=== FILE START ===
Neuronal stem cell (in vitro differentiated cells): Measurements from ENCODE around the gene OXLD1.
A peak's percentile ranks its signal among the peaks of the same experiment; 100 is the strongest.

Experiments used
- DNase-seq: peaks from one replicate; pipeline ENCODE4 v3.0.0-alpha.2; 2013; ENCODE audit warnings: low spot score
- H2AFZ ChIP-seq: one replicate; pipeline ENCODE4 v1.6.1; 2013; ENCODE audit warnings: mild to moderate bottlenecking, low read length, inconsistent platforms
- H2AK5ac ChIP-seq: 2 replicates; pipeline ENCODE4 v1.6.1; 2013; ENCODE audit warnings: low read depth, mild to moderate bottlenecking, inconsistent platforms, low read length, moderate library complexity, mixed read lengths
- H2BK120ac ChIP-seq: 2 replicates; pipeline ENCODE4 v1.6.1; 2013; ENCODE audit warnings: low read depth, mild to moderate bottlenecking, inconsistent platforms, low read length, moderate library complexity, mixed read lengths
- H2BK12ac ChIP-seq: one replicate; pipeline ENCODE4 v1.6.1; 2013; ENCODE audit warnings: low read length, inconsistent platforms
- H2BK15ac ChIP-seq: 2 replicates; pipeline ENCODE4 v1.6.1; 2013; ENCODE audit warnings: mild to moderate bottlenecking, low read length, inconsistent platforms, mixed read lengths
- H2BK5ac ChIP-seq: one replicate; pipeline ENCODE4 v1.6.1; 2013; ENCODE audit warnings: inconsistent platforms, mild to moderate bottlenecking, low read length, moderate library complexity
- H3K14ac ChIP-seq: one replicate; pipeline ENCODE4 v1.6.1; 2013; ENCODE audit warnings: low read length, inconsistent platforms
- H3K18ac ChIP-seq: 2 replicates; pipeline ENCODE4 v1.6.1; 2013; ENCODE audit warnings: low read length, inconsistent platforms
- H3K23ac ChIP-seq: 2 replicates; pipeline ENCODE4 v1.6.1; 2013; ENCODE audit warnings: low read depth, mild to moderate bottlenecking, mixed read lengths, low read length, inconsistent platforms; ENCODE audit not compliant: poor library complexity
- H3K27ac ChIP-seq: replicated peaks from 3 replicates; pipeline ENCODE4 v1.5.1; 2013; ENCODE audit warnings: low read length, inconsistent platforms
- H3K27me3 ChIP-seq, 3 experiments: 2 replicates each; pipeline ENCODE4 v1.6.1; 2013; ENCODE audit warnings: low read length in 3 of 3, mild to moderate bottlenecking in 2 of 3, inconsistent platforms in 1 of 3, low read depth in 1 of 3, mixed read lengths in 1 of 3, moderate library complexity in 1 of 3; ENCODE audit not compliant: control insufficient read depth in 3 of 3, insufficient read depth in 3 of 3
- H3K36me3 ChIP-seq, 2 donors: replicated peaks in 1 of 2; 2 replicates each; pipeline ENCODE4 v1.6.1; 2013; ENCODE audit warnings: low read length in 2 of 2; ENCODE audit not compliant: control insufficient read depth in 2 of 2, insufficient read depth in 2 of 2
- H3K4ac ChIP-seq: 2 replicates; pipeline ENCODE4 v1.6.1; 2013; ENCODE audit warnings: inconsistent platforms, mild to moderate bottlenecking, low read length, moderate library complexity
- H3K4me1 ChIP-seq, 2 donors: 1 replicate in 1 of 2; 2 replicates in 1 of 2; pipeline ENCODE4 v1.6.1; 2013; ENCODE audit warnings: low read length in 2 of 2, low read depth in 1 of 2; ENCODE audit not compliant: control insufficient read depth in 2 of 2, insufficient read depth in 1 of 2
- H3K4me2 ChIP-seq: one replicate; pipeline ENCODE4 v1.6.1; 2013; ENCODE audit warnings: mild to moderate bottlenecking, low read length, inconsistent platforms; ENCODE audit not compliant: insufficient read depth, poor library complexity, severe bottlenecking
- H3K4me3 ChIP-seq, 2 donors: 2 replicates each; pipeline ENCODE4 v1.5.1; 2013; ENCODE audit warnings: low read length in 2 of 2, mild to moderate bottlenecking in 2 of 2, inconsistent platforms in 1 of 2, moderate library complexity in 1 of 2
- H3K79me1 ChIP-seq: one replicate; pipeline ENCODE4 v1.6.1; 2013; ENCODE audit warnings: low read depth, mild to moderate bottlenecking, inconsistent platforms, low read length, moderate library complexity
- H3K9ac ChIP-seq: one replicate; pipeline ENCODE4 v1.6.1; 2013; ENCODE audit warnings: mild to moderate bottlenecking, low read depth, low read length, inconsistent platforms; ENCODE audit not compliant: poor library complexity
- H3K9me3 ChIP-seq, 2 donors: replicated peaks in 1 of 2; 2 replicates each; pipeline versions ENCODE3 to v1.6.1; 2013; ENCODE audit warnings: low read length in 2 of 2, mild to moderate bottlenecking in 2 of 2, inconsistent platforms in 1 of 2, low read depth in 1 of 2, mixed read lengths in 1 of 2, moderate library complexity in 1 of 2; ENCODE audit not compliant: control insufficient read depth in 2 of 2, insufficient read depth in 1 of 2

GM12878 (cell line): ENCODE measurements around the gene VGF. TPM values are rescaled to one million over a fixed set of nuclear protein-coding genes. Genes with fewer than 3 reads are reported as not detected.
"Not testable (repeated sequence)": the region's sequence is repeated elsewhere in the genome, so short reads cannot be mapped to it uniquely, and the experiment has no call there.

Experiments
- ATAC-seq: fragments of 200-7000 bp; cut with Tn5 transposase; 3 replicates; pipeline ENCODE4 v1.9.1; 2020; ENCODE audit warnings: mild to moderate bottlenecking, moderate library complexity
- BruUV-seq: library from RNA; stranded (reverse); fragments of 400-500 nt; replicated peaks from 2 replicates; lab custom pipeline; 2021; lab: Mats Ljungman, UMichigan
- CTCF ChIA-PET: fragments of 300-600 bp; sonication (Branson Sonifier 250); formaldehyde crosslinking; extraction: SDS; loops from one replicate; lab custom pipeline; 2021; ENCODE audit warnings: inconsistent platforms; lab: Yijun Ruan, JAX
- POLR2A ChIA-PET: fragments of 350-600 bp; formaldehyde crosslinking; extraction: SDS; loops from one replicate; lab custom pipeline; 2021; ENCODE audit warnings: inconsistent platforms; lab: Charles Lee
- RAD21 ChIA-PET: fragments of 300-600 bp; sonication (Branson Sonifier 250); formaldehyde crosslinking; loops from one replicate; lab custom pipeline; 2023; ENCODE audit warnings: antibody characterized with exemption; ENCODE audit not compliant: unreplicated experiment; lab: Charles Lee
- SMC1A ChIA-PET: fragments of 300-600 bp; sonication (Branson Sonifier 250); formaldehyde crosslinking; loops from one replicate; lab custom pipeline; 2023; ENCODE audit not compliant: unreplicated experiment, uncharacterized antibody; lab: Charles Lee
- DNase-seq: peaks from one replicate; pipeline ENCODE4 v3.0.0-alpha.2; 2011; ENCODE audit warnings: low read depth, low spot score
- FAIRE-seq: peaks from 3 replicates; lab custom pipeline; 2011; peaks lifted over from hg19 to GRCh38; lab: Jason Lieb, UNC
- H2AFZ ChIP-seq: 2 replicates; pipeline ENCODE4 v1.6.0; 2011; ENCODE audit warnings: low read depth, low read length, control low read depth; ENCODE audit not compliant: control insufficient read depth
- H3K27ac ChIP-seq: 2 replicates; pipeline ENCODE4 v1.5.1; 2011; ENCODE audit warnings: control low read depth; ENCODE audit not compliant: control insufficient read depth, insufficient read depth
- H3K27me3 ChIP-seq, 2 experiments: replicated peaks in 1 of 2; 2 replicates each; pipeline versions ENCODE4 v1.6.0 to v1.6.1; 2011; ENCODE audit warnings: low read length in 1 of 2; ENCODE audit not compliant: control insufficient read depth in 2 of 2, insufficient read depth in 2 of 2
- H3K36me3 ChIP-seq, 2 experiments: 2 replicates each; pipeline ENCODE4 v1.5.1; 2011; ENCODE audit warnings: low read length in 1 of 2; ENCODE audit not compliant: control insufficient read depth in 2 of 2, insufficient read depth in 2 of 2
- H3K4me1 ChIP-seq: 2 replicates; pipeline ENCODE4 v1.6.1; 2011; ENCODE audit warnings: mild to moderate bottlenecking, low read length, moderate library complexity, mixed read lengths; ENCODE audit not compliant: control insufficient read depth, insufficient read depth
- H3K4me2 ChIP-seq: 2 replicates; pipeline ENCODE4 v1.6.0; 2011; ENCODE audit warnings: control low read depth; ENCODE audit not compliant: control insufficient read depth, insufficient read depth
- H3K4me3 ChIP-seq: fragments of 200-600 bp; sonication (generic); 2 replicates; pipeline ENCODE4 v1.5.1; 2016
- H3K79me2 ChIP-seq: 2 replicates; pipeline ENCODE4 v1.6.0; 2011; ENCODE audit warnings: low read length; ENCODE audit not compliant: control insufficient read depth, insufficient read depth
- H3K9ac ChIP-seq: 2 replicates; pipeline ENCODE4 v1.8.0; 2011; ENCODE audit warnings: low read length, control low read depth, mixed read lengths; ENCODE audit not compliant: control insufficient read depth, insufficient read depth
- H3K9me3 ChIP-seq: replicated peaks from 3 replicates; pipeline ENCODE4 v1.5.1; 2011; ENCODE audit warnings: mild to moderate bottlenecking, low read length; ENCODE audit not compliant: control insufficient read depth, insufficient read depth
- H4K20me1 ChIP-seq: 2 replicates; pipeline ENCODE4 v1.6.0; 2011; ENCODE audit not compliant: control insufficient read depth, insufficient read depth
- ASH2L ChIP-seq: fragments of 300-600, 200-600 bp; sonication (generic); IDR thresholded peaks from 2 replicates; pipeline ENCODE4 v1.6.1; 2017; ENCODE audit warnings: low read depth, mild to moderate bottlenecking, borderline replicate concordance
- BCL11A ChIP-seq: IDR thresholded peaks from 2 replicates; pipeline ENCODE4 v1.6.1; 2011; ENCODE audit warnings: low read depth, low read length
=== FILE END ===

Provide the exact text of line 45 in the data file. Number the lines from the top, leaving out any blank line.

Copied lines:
- H4K20me1 ChIP-seq: 2 replicates; pipeline ENCODE4 v1.6.0; 2011; ENCODE audit not compliant: control insufficient read depth, insufficient read depth